Herston speaks at Kiwanis Club of Valley

Published 6:00 am Thursday, March 5, 2020

VALLEY — Chambers County Circle of Care Director Jonathan Herston talked about the Circle’s relocation into a larger building at Wednesday’s noon hour meeting of the Kiwanis Club of Valley.

For a number of years, the Circle had been located in the former Shawmut Cafeteria building just off Shawmut Circle. As the Circle grew in its ongoing efforts to address community needs, it was fast running out of space in the 6,000-square-foot building it was in. Last year, the decision was made to relocate into the former Family Physicians building in Medical Park.

At one time or another, Drs. David Fagan, Bob Mullins and Dan Guin had been in the building.

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The building is some 10,000 square feet in size – considerably larger than the original Circle location – but had been vacant for approximately seven years. When asked what had to be replaced, Herston replied, “Everything. It needed a new roof, a new HVAC system, lots of sheetrock had to go in, new painting and the bathrooms were a big problem.”

Having been a medical office, the restrooms were very small. There were 12 of them and they’ve since been replaced by two much larger men’s and women’s restrooms that are compliant with the Americans With Disabilities Act (AWDA). Both are fully handicap accessible.

Moving in began in December and is just about complete.

“We have received the last of the furniture for the new building,” Herston said. “We are still settling in and are looking at a ribbon cutting and grand opening, probably in late March or early April.”

Herston likes the extra space the new building has.

“We now have the space for other organizations to have after-hours training or presentations,” he said. “We can easily get six to eight round tables in our main meeting room. It’s plenty of space for 50 people. We can schedule meetings for your organization, and there’s no charge for our community partners. We also have a family room. I am really excited about that. The family room can host family visits. Families coming there can de-stress and work through things in a comfortable setting.”

Chambers County DHR has access to the family room for supervised visits.

Something new in the Medical Park Circle building is a break room.

“We didn’t have one before, and it’s nice,” Herston said. “We have a resource office that’s available to the community, especially for agencies on the other end of the county. We are excited to be able to do this.”

Herston sees the Circle’s role is that of being a difference maker for struggling families in the local area.

“We look to bring positive long-term outcomes for local families,” he said. “When families thrive, children do too.”

A major problem faced by struggling families involves lack of transportation. For some time now, the Circle has attempted to address this through its Care Van program.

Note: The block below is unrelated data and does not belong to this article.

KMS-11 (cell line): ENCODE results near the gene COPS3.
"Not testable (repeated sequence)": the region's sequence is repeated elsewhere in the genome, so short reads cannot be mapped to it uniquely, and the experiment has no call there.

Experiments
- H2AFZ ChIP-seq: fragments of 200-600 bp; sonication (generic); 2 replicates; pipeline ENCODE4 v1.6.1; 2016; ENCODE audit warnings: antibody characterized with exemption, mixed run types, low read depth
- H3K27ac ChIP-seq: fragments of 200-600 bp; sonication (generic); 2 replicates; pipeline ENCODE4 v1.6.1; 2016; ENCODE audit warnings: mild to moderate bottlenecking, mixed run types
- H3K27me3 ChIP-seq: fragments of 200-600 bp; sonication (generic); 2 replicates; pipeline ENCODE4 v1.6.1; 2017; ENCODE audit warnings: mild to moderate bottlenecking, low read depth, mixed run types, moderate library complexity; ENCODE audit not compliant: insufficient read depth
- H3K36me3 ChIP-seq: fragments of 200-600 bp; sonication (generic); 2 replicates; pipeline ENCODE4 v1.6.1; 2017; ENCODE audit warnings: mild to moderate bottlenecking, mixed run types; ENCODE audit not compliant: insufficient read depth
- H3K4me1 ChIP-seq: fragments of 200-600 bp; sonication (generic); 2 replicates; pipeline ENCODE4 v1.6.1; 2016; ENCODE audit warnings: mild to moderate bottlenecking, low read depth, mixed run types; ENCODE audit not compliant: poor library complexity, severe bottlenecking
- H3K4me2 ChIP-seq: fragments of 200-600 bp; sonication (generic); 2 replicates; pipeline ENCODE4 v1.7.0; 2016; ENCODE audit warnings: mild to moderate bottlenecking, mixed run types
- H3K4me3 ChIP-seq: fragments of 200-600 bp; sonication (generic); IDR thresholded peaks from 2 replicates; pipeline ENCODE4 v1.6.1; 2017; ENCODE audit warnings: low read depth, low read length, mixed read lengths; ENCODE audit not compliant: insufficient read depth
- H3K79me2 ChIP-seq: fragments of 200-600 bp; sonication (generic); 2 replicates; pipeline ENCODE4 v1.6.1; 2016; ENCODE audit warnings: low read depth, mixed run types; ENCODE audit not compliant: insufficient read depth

“We have three vans now but one driver,” Herston said. “We provide transportation for children and expectant mothers who need ways to get to medical appointments. We make trips throughout the local area to Opelika and occasionally to Children’s Hospital in Birmingham.”

The problem with going to Birmingham is that cuts down on trips that need to be made locally.

The Circle is currently partnering with Auburn University on a marriage and family therapy class.

“We’ve needed this for a long time,” Herston said. “We are offering it from noon until 8 p.m. on Wednesdays and Thursdays.”

There’s also partnership with Southern Union State Community College on a workforce development program emphasizing soft skills people need to excel in the workplace. There’s 48 hours of content, and participants will have the opportunity to interview with representatives of local industries. This can lead to jobs that pay $14-$15 an hour with full benefits.

“This can be transformational for families that are struggling,” Herston said. “We are looking to work with local schools in raising the level of parenting across the board. We have been able to dedicate some staff to doing this.”

The Circle is being assisted by an advisory council made up of local entrepreneurs. “They can offer advice on what works and what are the roadblocks in starting a new business,” he said.

On Saturday, March 14, the Circle will be having a relationship retreat. It’s for married couples who are seeking better communication and problem solving. For further information, contact Brad Thomas at the Circle at (334) 768-4091 or go to www.thecirclecares.com. On Friday, April 17 there will be a Hope Walk.

“This is going to be a great event to attend,” Herston said. “It will raise awareness of child-related issues.”

The Circle also has classes and workshops for those in the 16-24 age group who are struggling to find the right employment.

The Circle’s primary service area consists of all of Chambers County and West Point. “We can help people from Georgia as long as we are doing it in the state of Alabama,” Herston said.

Circle representatives have gone to local schools to discuss such issues as bullying, date violence and human trafficking.

“Teachers and the students need to know what to look for when it comes to human trafficking,” Herston said. “We discuss this in local high schools.”